Students may learn how to work with children of all ages, including infants, toddlers, and teens or they may focus on a specific age group. The goal of child development programs is to produce graduates with an in-depth understanding of how children grow and develop. as well as psychological theories and their application. Students are also required to complete internships in order to gain practical experience in the field.

Jobs for Graduates of Child Development & Psychology Programs

Graduates of child development and child psychology programs can be found working at hospitals, juvenile detention centers, schools, government agencies, and private offices. They may work directly with children and families or support them indirectly via administrative, research, and advocacy roles, as well as develop prevention programs, such as bullying and teen pregnancy prevention programs.

Child Development Careers

With an associate’s degree or bachelor’s degree in child development, you could work as a childcare provider, join a family as an au pair, serve as a teacher’s aide or work in an afterschool program. In order to become a teacher at the preschool or elementary level, state teaching certification will generally be required, and in some cases, additional coursework. Careers in community program development and social services will typically require a master’s degree, whereas positions in academia and research will require a doctoral degree.

Child Psychology Careers

If your goal is to pursue clinical or therapeutic counseling positions, you will need at least a master’s degree in child psychology. Either a PhD or PsyD is required to work as a licensed clinical psychologist or college professor. The responsibilities of child psychologists typically include diagnosing and treating mental disorders; cognitive, behavioral, and emotional problems; and learning disabilities through individual, family, and group therapy. Child psychologists may also administer psychological tests and create unique treatment plans for patients.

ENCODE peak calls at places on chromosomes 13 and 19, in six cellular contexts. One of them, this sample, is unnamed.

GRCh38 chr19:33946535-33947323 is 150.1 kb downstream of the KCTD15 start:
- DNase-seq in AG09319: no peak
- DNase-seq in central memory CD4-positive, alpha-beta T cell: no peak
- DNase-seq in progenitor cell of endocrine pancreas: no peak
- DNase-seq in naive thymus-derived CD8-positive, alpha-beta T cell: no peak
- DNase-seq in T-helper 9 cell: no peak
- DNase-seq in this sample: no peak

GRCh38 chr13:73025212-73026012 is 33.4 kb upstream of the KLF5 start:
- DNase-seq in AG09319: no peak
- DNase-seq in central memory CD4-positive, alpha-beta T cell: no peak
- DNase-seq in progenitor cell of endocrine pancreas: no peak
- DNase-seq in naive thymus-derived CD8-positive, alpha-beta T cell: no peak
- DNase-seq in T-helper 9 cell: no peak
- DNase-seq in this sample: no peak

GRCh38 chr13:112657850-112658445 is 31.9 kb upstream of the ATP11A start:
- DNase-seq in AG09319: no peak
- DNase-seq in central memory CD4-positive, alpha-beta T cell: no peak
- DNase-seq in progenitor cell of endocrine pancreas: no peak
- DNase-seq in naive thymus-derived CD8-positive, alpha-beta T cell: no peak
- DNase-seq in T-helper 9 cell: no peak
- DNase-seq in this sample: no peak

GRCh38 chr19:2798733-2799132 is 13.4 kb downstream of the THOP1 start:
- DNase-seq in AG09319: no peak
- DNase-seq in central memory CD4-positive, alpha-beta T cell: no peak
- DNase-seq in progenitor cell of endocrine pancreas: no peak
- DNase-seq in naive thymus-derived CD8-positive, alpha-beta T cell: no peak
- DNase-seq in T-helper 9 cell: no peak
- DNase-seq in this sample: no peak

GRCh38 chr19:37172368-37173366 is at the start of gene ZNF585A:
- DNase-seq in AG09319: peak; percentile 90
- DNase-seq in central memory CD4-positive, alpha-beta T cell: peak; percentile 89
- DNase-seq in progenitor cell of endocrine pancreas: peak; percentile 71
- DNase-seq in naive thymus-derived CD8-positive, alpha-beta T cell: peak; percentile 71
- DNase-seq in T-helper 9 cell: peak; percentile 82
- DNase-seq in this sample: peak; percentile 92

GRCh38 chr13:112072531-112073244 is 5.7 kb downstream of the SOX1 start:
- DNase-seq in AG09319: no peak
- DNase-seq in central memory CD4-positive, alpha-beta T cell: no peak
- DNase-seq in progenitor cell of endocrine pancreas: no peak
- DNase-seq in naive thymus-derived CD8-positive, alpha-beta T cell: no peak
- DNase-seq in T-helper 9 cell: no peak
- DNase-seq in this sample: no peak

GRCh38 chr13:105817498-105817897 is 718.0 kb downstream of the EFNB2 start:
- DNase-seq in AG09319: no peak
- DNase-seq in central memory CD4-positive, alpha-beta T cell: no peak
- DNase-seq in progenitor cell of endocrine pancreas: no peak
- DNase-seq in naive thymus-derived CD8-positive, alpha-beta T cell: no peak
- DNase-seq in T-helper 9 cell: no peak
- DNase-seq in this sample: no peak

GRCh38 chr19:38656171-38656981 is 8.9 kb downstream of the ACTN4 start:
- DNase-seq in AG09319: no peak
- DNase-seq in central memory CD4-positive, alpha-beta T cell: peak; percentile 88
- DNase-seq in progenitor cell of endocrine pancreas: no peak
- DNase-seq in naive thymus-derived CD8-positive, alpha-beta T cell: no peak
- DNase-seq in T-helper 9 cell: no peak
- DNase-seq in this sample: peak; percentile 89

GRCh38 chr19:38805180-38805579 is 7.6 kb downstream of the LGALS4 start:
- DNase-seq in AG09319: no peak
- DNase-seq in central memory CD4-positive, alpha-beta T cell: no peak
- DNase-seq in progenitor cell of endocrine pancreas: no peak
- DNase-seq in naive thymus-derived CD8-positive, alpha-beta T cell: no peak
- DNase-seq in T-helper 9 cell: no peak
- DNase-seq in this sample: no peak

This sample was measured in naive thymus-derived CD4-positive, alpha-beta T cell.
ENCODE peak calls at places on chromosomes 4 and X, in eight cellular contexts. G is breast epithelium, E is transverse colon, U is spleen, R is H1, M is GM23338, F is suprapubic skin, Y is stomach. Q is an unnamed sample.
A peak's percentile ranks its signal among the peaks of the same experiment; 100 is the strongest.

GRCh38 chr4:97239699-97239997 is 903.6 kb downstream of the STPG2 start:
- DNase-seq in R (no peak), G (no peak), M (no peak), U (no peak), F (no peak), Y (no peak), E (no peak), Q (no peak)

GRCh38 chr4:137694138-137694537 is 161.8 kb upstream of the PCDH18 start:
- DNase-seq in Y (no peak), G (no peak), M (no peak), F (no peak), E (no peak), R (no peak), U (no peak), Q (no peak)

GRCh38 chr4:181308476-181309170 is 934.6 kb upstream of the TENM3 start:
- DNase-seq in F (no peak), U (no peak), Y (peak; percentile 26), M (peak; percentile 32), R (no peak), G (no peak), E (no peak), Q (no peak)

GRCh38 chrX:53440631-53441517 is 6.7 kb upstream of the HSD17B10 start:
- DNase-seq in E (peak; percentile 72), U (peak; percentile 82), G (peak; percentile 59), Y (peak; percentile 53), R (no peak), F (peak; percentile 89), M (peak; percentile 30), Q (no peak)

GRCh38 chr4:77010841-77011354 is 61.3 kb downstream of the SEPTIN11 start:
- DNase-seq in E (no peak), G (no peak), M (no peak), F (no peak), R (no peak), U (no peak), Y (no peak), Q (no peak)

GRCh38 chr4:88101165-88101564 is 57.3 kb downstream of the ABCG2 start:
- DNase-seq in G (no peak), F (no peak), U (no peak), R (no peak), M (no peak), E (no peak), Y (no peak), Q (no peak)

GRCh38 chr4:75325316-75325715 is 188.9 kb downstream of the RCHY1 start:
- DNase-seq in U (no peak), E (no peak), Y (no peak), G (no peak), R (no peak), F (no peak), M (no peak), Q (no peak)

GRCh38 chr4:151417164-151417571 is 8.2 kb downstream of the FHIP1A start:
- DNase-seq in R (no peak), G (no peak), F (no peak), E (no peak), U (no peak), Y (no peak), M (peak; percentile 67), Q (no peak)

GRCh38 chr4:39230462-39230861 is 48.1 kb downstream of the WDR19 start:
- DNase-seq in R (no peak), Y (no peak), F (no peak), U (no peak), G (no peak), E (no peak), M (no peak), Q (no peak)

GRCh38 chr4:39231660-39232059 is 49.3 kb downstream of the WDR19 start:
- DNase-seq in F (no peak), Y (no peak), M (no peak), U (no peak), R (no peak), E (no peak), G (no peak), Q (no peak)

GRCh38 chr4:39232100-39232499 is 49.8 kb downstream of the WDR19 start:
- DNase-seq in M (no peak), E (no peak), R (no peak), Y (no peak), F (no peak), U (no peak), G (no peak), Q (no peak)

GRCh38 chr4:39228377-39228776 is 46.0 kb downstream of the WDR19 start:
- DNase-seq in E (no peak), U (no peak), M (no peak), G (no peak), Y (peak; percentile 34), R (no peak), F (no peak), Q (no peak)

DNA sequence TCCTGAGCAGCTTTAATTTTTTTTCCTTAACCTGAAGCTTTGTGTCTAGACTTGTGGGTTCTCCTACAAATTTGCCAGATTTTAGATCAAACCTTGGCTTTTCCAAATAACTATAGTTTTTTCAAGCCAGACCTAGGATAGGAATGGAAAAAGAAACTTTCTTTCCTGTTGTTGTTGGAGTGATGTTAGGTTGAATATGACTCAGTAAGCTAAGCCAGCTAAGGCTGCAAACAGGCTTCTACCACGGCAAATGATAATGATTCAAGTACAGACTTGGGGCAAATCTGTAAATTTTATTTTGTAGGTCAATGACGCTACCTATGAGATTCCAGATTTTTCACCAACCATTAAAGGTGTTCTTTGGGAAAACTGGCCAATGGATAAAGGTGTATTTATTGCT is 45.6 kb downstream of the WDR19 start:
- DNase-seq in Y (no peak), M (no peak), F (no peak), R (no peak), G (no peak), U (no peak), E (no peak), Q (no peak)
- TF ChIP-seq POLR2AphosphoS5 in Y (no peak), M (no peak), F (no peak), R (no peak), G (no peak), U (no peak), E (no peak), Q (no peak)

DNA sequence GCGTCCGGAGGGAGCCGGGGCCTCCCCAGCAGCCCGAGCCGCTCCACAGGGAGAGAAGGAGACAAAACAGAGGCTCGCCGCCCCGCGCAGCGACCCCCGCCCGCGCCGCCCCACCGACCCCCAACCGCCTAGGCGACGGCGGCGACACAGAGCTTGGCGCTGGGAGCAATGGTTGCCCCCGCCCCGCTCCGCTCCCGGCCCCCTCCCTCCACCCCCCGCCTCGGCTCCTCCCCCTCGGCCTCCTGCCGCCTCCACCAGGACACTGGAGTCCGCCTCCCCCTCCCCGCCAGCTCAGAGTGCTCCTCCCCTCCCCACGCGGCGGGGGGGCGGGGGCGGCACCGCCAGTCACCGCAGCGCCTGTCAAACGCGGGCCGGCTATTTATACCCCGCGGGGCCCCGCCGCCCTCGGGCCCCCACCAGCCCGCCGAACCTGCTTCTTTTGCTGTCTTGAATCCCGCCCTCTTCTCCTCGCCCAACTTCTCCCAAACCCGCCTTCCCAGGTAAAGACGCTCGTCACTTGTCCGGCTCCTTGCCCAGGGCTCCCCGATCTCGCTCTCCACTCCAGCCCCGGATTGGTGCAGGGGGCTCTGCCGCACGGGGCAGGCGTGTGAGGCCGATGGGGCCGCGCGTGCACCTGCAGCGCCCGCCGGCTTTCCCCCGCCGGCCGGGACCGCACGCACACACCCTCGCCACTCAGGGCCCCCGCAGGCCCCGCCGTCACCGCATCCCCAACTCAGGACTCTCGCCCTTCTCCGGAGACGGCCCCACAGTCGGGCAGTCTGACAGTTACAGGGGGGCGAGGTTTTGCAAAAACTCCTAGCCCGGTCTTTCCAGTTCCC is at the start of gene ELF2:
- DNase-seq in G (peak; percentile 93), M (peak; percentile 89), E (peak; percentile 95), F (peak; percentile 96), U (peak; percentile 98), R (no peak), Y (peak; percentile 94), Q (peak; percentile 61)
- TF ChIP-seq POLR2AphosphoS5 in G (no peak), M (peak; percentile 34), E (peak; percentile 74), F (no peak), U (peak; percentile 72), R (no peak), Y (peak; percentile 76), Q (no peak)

Employment Outlook for Child Psychology and Early Childhood Education

Child Psychology Employment

The demand for child psychologists will continue to grow as parents turn to them for help in solving and managing their children’s psychological problems. The need for child psychologists in the healthcare industry is also increasing, because child psychologists often help healthcare practitioners develop comprehensive, interdisciplinary treatments. The employment of clinical psychologists is expected to grow 22% from 2010 to 2020. In 2102, the median annual wage of clinical psychologists was $67,650.

Early Childhood Education Employment

Due to rising enrollment and the increased importance placed on the value of early childhood education, employment for preschool teachers is expected to increase by 25% from 2010 to 2020, which is faster than average for all occupations. Employment for kindergarten and elementary school teachers is projected to grow about as fast as average. In 2012, the median annual salary for preschool teachers was $27,130.  Kindergarten teachers earned $50,120, and elementary school teachers earned $53,400.

If you would like to help children, families, and communities, consider enrolling in a child development or child psychology programs. Extend your expertise and gain skills that are valuable in a variety of professions by pursuing your education today.